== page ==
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It is unclear if the higher burden from colorectal cancer among blacks is due to an increased biological susceptibility.
To determine whether non-Hispanic blacks (blacks) have a higher risk of adenoma recurrence than non-Hispanic whites (whites) after removal of colorectal adenomas.
Secondary analysis of the Polyp Prevention Trial (PPT) data
1,668 self-identified whites and 153 blacks who completed the 4-year trial. Of these, 688 whites and 55 blacks enrolled in a post-trial passive PPT Continued Follow-up Study (PPT-CFS) and underwent another colonoscopy.
Recurrence and location of adenoma and advanced adenoma by race-ethnicity during the PPT and cumulative recurrence over a mean follow-up of 8.3 years (range 4.9–12.4 years) among PPT-CFS enrollees.
Blacks had a similar risk of any adenoma recurrence (39.2% versus 39.4%; incidence risk ratio (RR) =0.98; 95%CI: 0.80-1.20) and advanced adenoma (8.5% versus 6.4%; RR=1.18; 95%CI: 0.68-2.05) as whites at the end of the PPT. Recurrence risk did not differ by colon subsite.
Among PPT-CFS enrollees, the cumulative recurrence rate was similar for blacks and whites for any adenoma (67.3% versus 67.0%; RR=1.01; 95%CI: 0.84-1.21) and advanced adenoma (14.5% versus 16.9%; RR=1.03; 95%CI: 0.60-1.79).
There were few blacks in the long-term follow-up study
Adenoma and advanced adenoma recurrence did not differ by race. Our study does not support more frequent surveillance colonoscopies for blacks with a personal history of adenoma as an intervention to reduce colorectal cancer disparity.
Blacks have the highest incidence of and mortality from colorectal cancer (CRC) in the United States. 1-3 Studies have reported that blacks develop CRC at earlier ages with more right sided cancers when compared to whites. 4, 5 They also present at more advanced stages of disease even among insured patients when CRC screening was a covered benefit. 6 These findings suggest that blacks may have a higher biological susceptibility to CRC. However, there is evidence that black-white differences in CRC risk may be related to differences in access to, or use of, healthcare services. 7-11 Furthermore, similar CRC survival was reported for blacks and whites in the U.S. Veterans Affairs Health Care System where access to healthcare resources is equivalent12 and also among participants in a randomized clinical trial of adjuvant chemotherapy. 13 These studies suggest a less important role of biology as the main factor for CRC disparity by race-ethnicity.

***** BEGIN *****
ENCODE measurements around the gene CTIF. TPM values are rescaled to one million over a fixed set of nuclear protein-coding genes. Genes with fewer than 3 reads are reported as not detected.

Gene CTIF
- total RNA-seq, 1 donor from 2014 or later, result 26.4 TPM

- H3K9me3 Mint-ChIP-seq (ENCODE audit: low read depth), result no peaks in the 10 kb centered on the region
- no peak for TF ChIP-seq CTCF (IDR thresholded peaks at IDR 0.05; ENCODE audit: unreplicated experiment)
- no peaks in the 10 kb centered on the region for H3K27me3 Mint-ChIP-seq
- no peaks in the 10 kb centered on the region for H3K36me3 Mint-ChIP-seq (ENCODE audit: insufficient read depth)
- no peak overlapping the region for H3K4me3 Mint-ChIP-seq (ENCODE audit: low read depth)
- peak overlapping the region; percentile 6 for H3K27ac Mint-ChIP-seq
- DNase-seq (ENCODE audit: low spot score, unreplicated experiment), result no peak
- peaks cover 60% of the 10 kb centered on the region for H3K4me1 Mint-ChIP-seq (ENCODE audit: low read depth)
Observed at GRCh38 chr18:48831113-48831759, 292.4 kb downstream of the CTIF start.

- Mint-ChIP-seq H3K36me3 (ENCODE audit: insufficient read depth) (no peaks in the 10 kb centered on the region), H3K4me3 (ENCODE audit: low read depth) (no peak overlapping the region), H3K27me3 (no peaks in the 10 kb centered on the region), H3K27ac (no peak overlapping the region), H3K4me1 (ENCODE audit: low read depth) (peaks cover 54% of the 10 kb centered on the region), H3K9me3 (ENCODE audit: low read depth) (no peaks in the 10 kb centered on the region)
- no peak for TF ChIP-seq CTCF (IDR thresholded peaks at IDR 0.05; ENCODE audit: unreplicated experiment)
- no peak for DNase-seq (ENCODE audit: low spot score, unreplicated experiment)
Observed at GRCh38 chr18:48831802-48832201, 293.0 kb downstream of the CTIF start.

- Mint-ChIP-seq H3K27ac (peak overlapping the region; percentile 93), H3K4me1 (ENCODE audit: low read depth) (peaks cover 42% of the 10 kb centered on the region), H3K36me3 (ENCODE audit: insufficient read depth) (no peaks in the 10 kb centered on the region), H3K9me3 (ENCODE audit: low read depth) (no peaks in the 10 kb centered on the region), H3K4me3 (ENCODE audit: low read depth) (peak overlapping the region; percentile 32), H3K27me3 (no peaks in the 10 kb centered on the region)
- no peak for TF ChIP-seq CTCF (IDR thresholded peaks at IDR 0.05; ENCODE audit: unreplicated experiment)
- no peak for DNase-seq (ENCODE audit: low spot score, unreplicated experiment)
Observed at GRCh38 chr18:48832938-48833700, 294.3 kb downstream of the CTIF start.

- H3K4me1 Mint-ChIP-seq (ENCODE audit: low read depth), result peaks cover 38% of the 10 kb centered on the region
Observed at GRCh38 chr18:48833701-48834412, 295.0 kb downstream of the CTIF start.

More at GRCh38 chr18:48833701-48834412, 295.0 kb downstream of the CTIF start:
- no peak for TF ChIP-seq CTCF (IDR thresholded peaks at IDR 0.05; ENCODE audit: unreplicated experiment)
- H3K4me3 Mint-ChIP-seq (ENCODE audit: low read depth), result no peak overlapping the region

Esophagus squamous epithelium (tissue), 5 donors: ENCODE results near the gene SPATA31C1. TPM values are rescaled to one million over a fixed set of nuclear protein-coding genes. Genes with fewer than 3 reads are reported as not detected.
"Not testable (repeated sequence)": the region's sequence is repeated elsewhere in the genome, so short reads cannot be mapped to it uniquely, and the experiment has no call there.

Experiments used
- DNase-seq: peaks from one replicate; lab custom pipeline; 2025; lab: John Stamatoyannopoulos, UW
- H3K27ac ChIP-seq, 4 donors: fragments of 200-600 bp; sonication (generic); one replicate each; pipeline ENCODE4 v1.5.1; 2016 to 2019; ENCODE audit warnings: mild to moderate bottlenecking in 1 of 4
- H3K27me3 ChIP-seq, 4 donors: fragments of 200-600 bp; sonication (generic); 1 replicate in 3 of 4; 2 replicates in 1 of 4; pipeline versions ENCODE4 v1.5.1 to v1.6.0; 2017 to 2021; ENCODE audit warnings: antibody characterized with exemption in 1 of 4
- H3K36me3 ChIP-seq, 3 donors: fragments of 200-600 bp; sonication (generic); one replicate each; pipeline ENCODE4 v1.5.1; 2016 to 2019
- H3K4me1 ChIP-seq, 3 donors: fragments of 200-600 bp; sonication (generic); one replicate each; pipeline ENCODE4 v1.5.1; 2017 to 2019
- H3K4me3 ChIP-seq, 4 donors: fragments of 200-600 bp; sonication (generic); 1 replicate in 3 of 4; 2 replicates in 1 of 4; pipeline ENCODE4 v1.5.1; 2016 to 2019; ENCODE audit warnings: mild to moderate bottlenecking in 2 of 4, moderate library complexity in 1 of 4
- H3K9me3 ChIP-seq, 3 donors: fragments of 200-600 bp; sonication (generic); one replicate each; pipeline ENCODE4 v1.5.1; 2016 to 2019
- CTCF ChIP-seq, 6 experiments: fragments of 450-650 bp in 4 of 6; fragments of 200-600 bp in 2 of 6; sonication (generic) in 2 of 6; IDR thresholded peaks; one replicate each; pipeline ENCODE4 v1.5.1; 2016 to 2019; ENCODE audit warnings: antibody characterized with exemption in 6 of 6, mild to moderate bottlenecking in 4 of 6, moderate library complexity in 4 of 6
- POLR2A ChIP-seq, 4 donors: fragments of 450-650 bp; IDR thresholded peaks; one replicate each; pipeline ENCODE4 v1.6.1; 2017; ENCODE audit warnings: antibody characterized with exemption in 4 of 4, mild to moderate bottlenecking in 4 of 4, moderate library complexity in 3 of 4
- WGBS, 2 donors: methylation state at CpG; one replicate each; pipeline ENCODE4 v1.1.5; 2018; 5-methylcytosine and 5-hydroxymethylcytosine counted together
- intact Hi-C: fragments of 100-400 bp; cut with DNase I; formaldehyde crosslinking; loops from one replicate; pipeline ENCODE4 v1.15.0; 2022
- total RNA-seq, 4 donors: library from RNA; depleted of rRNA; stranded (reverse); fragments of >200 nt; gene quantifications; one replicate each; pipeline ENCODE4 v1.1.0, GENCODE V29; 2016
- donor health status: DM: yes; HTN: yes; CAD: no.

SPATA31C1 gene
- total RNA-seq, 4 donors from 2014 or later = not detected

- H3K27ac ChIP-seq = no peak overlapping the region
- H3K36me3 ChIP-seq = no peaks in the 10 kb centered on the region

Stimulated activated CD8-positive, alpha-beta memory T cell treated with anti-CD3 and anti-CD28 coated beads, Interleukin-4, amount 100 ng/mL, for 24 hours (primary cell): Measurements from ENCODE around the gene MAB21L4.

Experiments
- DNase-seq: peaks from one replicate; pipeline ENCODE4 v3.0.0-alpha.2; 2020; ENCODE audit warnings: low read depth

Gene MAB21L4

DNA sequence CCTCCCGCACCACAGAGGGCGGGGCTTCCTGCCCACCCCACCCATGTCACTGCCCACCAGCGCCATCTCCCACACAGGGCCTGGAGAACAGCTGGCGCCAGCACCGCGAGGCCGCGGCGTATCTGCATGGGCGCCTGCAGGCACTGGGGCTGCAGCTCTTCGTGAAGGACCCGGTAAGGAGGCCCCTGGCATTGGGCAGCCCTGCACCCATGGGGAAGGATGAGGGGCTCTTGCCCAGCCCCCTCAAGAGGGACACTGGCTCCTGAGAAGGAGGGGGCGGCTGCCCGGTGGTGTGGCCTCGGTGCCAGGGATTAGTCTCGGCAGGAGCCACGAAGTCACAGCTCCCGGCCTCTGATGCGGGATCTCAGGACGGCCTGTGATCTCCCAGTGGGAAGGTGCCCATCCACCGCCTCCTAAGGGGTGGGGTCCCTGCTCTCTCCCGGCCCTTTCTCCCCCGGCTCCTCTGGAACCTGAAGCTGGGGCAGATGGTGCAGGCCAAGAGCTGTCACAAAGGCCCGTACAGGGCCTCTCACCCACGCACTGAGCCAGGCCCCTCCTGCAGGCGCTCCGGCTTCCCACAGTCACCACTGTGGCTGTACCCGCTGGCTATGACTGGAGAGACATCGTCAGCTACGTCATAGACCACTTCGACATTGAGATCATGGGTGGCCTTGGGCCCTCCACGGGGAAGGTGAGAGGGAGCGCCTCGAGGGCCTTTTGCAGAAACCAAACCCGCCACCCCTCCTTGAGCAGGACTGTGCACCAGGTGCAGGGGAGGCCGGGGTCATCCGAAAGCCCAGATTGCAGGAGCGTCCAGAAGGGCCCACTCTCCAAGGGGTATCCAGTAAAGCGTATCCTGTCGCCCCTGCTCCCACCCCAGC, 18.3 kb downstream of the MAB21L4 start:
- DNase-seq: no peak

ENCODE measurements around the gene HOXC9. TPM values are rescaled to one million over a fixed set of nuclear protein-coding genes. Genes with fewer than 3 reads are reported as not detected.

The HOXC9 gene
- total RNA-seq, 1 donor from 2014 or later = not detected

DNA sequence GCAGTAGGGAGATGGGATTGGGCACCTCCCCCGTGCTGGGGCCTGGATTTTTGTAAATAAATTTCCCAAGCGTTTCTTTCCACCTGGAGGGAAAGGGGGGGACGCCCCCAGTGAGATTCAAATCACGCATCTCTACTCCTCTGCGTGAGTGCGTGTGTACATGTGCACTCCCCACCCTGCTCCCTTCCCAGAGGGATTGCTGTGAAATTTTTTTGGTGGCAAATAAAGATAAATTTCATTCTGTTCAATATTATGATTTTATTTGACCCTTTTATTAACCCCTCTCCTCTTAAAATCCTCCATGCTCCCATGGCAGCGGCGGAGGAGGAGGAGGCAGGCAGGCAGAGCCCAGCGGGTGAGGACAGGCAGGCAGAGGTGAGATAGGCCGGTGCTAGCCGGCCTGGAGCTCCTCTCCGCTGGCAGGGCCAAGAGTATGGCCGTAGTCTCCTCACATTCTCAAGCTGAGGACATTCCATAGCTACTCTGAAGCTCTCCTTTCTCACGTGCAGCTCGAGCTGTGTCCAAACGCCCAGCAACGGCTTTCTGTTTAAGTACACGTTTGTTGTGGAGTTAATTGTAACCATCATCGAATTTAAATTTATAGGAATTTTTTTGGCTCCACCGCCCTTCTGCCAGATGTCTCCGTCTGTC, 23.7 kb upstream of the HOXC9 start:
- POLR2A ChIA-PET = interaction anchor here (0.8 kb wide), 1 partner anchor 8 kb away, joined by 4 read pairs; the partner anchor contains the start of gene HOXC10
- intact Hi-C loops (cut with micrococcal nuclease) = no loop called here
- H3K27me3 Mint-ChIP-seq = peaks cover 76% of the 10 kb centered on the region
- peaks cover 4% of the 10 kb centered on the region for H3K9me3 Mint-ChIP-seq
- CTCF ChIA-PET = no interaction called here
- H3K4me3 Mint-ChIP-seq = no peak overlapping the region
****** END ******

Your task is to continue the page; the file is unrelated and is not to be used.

In spite of the uncertainties of the cause of CRC disparity by race, some organizations recommend screening for blacks to start at age 40 14 or 45 years 15, 16 while others recommend average risk screening at age 50 years regardless of race-ethnicity. 17-19 These race-based differences in CRC screening recommendations create confusion for healthcare providers in the delivery of screening services to their patients and complicate the measurement of the quality of services provided. For instance, Goodwin et al. 20 recently reported that blacks were more likely to undergo early repeat screening after a negative colonoscopy among Medicare population, an overuse of limited healthcare resources. It is unclear if this overuse is related to the suggestion that blacks were more likely to receive substandard care 21-23 and perhaps, more likely to have missed lesions at colonoscopy.
To date, most studies evaluating white-black differences in CRC risk have focused on differences in neoplasia prevalence 1, 2, 4-7 but another measure of biological susceptibility is the risk of recurrence after polypectomy. Using data from the Polyp Prevention Trial (PPT), we assessed whether blacks were more likely to have adenomas that were missed at baseline colonoscopy. We also evaluated the risk of adenoma and advanced adenoma recurrence over 4 years, and the cumulative recurrence risk over a maximal follow-up period of 12 years.
The design and results of the PPT have been published. 24-26 In summary, the PPT was a 4-year multicenter, randomized, controlled trial that evaluated the effect of a low-fat, high-fiber, fruit and vegetable diet on the risk of colorectal adenoma recurrence. A total of 2,079 participants who were at least 35 years old and had one or more histologically confirmed adenomatous polyps removed within 6 months were randomized between June 1991 and January 1994. The clinical trial was approved by the Institutional Review Boards of the National Cancer Institute (NCI), and each of the eight participating clinical centers. All participants gave written informed consent. The trial was completed in 1998. After the trial ended, 1,297 subjects participated in a passive “Continued Follow-up Study” (PPT-CFS), which was intended to ascertain the long-term effect of the dietary intervention during the trial on subsequent adenoma recurrence. The extended follow-up began in 1995 and ended in 2004. The current study was a secondary analysis of de-identified data from the PPT and PPT-CFS. Final approval for the current study was obtained from the NCI on July 11, 2012.